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mushrooms

Guest blog by Jenna Warby – PhD Researcher – Monaghan Mushrooms/ DIT

In April this year, 30 researchers and I, embarked on a three day journey with the AFGDP, where we were introduced to the art of scientific writing and presentation skills (http://afgdp.ie/our-modules/). Little did we know, that we would be faced with the task, of talking about our research in an, I’d go as far as saying, fun way. Needless to say, the idea alone caused inner panic: how can I make my project sound fun and interesting?! Then I thought about why I decided to do this research in the first place. After all, it had to be interesting, for me to commit to another four years of third level education.

I brought myself back to when I started my new job in the Irish mushroom industry in 2009, with Monaghan Mushrooms (http://www.monaghan-mushrooms.com/). I was fresh out of college, after completing an MSc at UCD, ready to take on the world. During the introduction to the daily operations of an Agaricus bisporus mushroom farm, I noticed multiple containers filled with what looked like food, albeit, it needed a clean, but it looked edible. From then on, I could not pass the containers without wondering: what if we could do something with the material?! After all, this material, referred to as stalks, was once attached to the mushroom therefore it surely had to be edible. The years went by, and despite being occupied with other very interesting projects in the Research and Development Department, the idea of adding value to the stalks in the containers often entered my mind.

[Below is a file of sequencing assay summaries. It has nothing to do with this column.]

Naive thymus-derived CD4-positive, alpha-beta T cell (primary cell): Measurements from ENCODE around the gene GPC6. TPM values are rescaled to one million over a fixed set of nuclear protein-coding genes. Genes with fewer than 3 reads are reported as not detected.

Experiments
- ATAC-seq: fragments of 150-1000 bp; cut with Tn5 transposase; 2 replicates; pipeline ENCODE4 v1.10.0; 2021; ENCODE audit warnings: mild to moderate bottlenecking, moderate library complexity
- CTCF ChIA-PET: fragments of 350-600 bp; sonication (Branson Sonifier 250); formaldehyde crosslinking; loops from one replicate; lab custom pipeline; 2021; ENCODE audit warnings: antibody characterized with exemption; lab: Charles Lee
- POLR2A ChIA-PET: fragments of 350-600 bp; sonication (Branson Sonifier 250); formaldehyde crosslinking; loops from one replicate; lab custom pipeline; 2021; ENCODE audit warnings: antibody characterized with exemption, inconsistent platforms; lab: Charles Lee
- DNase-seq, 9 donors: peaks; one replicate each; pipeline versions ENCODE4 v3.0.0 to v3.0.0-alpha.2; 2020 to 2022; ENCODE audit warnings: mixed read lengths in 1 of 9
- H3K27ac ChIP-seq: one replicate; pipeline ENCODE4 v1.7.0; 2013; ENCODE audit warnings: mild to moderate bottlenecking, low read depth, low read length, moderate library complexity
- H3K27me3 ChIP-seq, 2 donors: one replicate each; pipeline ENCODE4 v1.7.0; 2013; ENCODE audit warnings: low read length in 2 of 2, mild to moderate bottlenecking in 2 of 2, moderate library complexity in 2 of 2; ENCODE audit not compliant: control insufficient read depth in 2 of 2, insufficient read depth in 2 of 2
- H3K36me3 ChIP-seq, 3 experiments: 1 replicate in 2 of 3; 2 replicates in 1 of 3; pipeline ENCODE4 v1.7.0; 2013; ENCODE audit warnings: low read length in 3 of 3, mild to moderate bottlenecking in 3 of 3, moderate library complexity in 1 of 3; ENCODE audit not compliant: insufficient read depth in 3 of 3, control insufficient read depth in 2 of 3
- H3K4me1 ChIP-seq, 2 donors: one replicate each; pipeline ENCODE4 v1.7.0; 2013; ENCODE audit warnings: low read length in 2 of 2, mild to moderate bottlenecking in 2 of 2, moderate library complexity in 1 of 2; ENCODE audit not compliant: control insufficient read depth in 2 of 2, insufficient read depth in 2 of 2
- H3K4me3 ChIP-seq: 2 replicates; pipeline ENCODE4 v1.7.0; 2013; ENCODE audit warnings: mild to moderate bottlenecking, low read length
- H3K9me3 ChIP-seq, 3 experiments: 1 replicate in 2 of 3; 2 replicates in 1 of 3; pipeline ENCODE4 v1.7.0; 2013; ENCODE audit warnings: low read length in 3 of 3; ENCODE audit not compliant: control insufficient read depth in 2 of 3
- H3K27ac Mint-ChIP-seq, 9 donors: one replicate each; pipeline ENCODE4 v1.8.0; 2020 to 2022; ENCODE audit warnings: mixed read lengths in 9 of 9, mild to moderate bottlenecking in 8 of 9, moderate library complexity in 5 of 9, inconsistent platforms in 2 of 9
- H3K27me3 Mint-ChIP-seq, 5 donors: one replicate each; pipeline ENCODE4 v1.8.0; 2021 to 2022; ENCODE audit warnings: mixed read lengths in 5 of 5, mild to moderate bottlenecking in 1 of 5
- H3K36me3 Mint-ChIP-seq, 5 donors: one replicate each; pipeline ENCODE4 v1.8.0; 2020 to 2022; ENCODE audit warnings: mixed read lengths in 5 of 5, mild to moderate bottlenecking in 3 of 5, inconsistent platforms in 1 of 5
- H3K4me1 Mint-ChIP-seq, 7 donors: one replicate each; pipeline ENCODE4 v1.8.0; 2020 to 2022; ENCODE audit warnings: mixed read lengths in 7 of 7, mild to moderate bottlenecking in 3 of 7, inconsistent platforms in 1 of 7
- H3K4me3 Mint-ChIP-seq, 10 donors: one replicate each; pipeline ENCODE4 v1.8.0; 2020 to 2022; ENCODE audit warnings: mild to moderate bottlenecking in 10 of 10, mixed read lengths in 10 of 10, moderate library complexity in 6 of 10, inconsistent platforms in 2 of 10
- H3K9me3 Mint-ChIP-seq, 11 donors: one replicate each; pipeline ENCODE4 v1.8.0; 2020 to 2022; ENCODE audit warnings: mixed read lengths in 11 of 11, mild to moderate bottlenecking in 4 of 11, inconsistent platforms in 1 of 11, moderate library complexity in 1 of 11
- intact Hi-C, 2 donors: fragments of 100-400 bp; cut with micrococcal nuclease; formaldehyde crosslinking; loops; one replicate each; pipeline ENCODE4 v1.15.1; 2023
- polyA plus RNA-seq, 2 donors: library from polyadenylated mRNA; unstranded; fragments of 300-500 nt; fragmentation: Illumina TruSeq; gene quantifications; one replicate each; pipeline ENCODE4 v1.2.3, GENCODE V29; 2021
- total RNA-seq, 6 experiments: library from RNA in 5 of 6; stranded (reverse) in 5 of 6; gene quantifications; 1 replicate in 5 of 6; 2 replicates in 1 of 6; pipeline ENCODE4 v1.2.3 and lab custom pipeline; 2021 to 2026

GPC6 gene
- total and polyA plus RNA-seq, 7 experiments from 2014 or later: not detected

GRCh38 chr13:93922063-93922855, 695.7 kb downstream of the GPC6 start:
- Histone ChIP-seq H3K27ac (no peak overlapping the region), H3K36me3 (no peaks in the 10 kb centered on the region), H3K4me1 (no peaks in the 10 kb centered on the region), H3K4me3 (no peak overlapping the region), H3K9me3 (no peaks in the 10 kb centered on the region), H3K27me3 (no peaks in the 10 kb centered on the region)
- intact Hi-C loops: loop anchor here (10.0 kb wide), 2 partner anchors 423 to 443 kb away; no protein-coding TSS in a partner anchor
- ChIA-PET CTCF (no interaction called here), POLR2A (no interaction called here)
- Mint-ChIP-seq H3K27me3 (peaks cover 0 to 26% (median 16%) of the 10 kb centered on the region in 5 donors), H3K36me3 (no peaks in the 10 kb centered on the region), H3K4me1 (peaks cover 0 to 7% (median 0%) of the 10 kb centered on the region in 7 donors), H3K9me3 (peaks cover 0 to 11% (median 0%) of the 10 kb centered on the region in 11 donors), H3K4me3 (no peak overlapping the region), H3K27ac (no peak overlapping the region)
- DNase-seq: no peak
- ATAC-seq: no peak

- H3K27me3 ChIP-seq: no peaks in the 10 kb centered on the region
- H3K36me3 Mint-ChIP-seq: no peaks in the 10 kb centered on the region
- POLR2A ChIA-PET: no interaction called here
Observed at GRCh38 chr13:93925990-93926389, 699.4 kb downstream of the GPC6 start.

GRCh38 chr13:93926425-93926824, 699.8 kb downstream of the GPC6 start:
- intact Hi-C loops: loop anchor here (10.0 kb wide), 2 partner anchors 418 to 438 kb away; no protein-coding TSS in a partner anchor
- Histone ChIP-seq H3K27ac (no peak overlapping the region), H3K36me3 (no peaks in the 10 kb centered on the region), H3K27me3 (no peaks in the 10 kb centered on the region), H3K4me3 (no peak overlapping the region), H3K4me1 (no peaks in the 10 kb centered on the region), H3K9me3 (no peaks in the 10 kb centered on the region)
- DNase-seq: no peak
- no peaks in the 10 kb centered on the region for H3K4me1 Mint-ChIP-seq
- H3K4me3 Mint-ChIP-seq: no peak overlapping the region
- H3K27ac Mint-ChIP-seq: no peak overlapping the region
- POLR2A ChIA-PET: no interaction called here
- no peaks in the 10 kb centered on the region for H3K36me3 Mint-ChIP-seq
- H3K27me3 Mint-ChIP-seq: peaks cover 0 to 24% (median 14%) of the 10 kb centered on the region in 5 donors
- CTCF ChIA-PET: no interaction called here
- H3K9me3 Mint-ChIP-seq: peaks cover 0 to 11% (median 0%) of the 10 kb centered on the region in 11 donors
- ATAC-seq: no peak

In 2014, the CEO of the company asked the same question: can we add value to stalks? I gladly accepted the challenge. I applied to the Irish Research Council for an Employment Based Postgraduate Programme to address this challenge (http://www.research.ie/scheme/employment-based-programme). I registered as a full-time student with the Dublin Institute of Technology in March 2015, signifying the start of the project.

With the increasing global population, it has become imperative to the health of the environment that we come up with new, more sustainable sources of food. This project proposes to use a waste material from the food industry as a source of food/pharmaceutical ingredients or additives e.g. a non-animal source of protein. There are four people in the project: an employment based postgraduate student, me; an employment mentor, Dr. Juan Valverde and the academic supervisors, Dr. Catherine Barry Ryan and Dr. Jesus Frias. It is a four year project which is due to be completed in February 2019. The project focuses on achieving three objectives: the characterisation of the Agaricus bisporus waste; identification of the most suitable candidate for commercialisation and; feasibility of process scale up.

This is a great example of a research led, commercial driven project, where academia and industry are collaborating to address an industrial challenge. It is currently in its second year, so in the meantime, watch this space.

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